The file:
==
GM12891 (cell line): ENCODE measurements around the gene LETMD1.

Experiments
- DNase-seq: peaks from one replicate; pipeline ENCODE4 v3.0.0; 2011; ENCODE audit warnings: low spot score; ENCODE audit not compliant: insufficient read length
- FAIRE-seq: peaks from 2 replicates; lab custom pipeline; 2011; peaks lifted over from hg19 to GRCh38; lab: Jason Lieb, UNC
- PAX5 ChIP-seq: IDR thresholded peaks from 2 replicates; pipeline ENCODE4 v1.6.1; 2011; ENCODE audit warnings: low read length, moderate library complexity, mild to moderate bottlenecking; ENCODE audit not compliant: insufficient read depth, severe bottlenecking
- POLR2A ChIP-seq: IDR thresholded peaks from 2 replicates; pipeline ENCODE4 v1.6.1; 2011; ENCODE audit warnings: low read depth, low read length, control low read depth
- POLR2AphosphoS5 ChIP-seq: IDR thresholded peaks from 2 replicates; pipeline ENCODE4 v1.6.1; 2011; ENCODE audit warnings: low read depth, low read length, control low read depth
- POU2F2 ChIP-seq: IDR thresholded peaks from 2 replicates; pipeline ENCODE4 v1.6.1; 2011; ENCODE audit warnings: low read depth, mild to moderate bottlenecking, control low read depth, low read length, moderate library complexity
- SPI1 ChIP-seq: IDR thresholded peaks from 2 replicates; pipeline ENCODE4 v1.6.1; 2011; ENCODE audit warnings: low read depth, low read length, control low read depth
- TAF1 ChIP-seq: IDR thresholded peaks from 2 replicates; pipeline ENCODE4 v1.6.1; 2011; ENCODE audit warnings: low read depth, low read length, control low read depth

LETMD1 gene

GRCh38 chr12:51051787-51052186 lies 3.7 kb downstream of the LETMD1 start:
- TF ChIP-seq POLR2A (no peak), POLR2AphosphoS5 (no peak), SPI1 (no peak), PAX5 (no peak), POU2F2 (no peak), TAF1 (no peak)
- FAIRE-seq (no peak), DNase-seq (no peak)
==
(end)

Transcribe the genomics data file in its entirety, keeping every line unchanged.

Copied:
GM12891 (cell line): ENCODE measurements around the gene LETMD1.

Experiments
- DNase-seq: peaks from one replicate; pipeline ENCODE4 v3.0.0; 2011; ENCODE audit warnings: low spot score; ENCODE audit not compliant: insufficient read length
- FAIRE-seq: peaks from 2 replicates; lab custom pipeline; 2011; peaks lifted over from hg19 to GRCh38; lab: Jason Lieb, UNC
- PAX5 ChIP-seq: IDR thresholded peaks from 2 replicates; pipeline ENCODE4 v1.6.1; 2011; ENCODE audit warnings: low read length, moderate library complexity, mild to moderate bottlenecking; ENCODE audit not compliant: insufficient read depth, severe bottlenecking
- POLR2A ChIP-seq: IDR thresholded peaks from 2 replicates; pipeline ENCODE4 v1.6.1; 2011; ENCODE audit warnings: low read depth, low read length, control low read depth
- POLR2AphosphoS5 ChIP-seq: IDR thresholded peaks from 2 replicates; pipeline ENCODE4 v1.6.1; 2011; ENCODE audit warnings: low read depth, low read length, control low read depth
- POU2F2 ChIP-seq: IDR thresholded peaks from 2 replicates; pipeline ENCODE4 v1.6.1; 2011; ENCODE audit warnings: low read depth, mild to moderate bottlenecking, control low read depth, low read length, moderate library complexity
- SPI1 ChIP-seq: IDR thresholded peaks from 2 replicates; pipeline ENCODE4 v1.6.1; 2011; ENCODE audit warnings: low read depth, low read length, control low read depth
- TAF1 ChIP-seq: IDR thresholded peaks from 2 replicates; pipeline ENCODE4 v1.6.1; 2011; ENCODE audit warnings: low read depth, low read length, control low read depth

LETMD1 gene

GRCh38 chr12:51051787-51052186 lies 3.7 kb downstream of the LETMD1 start:
- TF ChIP-seq POLR2A (no peak), POLR2AphosphoS5 (no peak), SPI1 (no peak), PAX5 (no peak), POU2F2 (no peak), TAF1 (no peak)
- FAIRE-seq (no peak), DNase-seq (no peak)